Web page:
Shown generally at reference numeral 50 in FIG. 2a is a block diagram of a receiving system having active synchronization. In this system synchronization pulses are transmitted by the radar 51, enabling the binary sequence generator 52 of FIG. 2a and binary sequence generator 62 of FIG. 2b to be synchronized periodically. The system 50 uses the same cross-correlation detector as used in the passive synchronization system shown as 20 in FIG. 1a. The system operates with a binary sequence length of 1023 bits, produced by a 10-stage shift-register generator 52, but other sequence lengths can be chosen to meet particular needs. Synchronization of the binary sequence generators at the radar receiving system 50 and the moveable subject's receiving system 60 shown in FIG. 2b is achieved by interrupting the radar transmitted pulse train for five pulses every 1023 pulses.
At the time of the interrupt, the binary sequence generator in the radar is stopped in a particular shift-register state (1 000 000 000) and, at the moveable subject's receiver 61, the interruption is detected and the shift-register generator 62 is reset to the appropriate state, such that when radar transmissions are resumed, the two generators are synchronized. In operation, the binary sequence generator 52, which consists of a 10-stage shift-register with exclusive-OR feedback, is clocked by the radar transmitted trigger pulse 53. When a particular shift-register state occurs, as is observed by a word detector 54, an inhibit circuit (not shown) is activated via the control logic and counter 55. This stops further radar transmissions until five radar pulse generator pulses have been counted. During this time period the binary sequence generator is stopped with the shift-register in a particular state, and at the same time the cross-correlation detector output 56 is sampled by sample and memory circuit 57 and the integrator is dumped as indicated at 58. At the end of the count of five, the inhibit is removed, and when the next pulse occurs, radar transmission resumes.
At the moveable subject's receiving system 60, shown in FIG. 2b, a radar transmission is received at 61 and a local clock 63 is used, together with a counter 64, to detect a cessation in the radar transmission. A second missing pulse causes the local clock 63 to clear the binary sequence generator 62 to the initial state 65. After this time, no further clocking of the shift-register generator 62 is permitted by the local clock 63, and the system awaits reception of radar pulses. Thus, a minimum of four pulses is a required to synchronize the system. The system operation is the same as described earlier. Again, it will be understood by those knowledgeable in this art that a single antenna can be used to replace the two antennae described earlier. Both binary sequence generators employ 10-stage shift registers with feedback, as mentioned above. One of the properties of this type of generator is that a number of alternative sequences of the same period can be generated by simple changes of the taps and exclusive-OR gates. For different applications or situations where the signal to noise ratio is different from the case described, the length of the binary sequence can be selected appropriately.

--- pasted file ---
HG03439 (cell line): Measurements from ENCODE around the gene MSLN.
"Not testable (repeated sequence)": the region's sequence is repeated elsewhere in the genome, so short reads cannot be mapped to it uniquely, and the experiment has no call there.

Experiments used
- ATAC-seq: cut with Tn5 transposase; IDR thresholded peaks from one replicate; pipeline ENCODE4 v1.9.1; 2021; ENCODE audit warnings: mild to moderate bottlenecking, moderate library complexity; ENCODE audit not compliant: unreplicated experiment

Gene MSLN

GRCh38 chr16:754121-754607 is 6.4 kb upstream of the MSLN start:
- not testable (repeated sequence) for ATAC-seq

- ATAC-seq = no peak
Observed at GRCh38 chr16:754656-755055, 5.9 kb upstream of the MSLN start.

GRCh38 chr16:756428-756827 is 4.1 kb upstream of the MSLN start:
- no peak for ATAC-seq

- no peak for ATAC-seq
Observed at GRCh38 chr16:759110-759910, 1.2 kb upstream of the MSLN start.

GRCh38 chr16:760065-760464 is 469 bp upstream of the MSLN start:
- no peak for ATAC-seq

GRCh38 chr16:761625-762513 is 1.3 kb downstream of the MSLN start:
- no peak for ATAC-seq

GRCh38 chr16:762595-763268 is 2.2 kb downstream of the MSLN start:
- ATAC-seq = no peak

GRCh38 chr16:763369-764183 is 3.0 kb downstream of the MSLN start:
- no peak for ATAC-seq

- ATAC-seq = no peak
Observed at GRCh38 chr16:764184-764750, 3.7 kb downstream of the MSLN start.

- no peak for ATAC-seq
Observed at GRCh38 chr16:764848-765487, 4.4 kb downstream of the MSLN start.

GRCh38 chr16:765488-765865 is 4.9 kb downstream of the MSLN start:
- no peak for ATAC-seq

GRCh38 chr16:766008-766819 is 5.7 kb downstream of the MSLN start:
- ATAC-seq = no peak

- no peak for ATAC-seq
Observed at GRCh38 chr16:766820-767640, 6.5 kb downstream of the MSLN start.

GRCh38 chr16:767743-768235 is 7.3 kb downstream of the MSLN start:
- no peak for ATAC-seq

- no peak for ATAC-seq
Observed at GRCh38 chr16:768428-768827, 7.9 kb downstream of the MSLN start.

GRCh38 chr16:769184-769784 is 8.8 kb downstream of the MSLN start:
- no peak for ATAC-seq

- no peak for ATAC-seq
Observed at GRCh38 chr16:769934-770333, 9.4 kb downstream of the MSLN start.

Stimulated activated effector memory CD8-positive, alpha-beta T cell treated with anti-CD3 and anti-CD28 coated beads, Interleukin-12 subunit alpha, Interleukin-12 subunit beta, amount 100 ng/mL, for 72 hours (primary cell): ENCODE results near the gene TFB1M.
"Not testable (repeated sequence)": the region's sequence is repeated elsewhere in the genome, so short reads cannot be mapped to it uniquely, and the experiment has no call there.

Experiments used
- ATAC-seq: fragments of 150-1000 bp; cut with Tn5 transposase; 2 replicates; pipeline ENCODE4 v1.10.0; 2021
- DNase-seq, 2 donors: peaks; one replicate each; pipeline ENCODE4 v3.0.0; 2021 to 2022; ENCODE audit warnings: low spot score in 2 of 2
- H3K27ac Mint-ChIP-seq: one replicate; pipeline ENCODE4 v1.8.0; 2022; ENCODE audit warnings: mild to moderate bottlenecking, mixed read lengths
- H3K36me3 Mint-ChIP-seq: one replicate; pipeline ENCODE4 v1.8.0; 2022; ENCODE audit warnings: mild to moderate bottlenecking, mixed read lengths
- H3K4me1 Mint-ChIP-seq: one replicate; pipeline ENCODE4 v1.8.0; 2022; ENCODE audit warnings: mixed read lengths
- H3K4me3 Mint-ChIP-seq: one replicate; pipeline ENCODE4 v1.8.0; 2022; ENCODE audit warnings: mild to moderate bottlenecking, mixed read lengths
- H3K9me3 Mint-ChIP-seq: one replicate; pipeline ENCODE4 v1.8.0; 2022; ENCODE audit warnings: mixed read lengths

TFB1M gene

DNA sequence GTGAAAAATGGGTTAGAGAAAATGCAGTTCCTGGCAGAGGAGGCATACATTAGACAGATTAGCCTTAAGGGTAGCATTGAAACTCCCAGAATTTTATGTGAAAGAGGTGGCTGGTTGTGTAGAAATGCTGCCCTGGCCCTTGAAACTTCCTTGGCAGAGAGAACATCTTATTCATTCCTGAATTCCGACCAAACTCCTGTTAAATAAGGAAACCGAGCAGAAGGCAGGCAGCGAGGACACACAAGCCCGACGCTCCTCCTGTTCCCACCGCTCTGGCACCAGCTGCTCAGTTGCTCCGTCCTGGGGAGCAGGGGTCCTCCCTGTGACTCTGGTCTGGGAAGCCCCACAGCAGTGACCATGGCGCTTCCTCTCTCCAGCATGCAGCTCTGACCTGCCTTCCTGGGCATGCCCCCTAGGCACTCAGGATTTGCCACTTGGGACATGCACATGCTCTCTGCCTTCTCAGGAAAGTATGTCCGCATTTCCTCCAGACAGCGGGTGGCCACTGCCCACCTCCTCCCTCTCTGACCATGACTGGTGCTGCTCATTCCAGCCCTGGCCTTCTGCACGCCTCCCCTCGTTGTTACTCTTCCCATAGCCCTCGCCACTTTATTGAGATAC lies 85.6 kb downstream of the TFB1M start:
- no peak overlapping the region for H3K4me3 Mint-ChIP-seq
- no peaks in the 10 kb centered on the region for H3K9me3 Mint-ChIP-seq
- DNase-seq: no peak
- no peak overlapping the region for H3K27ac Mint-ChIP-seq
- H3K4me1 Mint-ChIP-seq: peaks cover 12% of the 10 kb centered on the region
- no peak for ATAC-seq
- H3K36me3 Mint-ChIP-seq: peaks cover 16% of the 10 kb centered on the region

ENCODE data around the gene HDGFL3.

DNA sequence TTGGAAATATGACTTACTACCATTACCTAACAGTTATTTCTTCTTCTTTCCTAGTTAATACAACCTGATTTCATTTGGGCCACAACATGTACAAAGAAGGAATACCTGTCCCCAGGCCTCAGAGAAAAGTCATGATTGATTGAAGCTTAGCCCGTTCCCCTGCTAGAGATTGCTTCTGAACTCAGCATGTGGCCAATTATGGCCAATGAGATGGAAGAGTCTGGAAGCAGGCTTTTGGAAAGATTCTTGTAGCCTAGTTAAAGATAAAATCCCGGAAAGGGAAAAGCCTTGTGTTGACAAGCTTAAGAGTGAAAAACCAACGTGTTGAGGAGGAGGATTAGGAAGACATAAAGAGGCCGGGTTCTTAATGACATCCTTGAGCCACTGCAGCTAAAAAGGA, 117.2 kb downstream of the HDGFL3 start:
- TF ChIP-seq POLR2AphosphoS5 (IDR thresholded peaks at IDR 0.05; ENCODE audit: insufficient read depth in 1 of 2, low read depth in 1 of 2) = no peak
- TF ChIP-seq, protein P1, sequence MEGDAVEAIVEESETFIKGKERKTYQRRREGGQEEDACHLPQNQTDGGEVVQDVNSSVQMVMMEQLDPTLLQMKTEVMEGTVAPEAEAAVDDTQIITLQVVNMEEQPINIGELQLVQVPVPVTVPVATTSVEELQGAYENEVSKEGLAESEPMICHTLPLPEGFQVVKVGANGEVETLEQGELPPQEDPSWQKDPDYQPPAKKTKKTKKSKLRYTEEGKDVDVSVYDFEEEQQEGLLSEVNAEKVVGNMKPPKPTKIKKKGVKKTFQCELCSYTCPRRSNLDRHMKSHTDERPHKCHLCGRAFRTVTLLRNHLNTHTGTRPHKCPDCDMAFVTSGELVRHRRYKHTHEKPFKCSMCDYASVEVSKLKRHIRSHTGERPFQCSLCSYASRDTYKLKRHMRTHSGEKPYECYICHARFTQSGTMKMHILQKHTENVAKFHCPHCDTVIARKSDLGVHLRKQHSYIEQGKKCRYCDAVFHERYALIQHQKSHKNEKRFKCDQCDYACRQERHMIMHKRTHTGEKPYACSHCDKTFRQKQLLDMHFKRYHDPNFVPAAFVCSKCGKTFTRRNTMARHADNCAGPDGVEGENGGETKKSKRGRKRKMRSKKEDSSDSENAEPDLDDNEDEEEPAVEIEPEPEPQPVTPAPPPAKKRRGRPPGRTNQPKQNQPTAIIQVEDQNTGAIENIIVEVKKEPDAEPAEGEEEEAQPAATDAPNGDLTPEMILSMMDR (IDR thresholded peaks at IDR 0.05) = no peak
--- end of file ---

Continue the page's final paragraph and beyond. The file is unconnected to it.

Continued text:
Thus, there has been described a system for identifying a moveable subject by utilizing a useful property of the antennas, wherein their radar echoing areas can be varied simply by changing the match of the terminating impedance. A PIN diode can be employed to switch the terminating impedance between a short circuit and a matched condition. This property of variable echoing area can therefore be utilized as a means of communication between the site of the antenna of a moveable subject and a distant radar. A secure system can be devised if the antenna terminating impedance is modulated by a binary coded sequence, produced by a generator clocked by received radar pulses obtained from a receiver. The presence of the sequence can be detected by a cross-correlation detector, using an identical binary coded sequence generator. Synchronization of the binary sequence generator can be either passive or active.
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|U.S. Classification||342/45, 342/51, 342/6|
|International Classification||G01S13/78, G01S13/76|
|Cooperative Classification||G01S13/767, G01S13/78|
|European Classification||G01S13/78, G01S13/76R|
|Jun 19, 1987||AS||Assignment|
Owner name: HER MAJESTY THE QUEEN AS REPRESENTED BY THE MINIST
Free format text: ASSIGNMENT OF ASSIGNORS INTEREST.;ASSIGNOR:SEWARDS, ALAN;REEL/FRAME:004732/0330
Effective date: 19851030
Owner name: UNITED STATES OF AMERICA
Free format text: LICENSE;ASSIGNOR:HER MAJESTY THE QUEEN IN RIGHT OF CANADA, AS REPRESENTED BY THE MINISTER OF NATIONAL DEFENCE;REEL/FRAME:004732/0332
Effective date: 19851127
|Mar 13, 1991||FPAY||Fee payment|
Year of fee payment: 4
|Apr 25, 1995||REMI||Maintenance fee reminder mailed|
|Sep 17, 1995||LAPS||Lapse for failure to pay maintenance fees|
|Nov 28, 1995||FP||Expired due to failure to pay maintenance fee|
Effective date: 19950920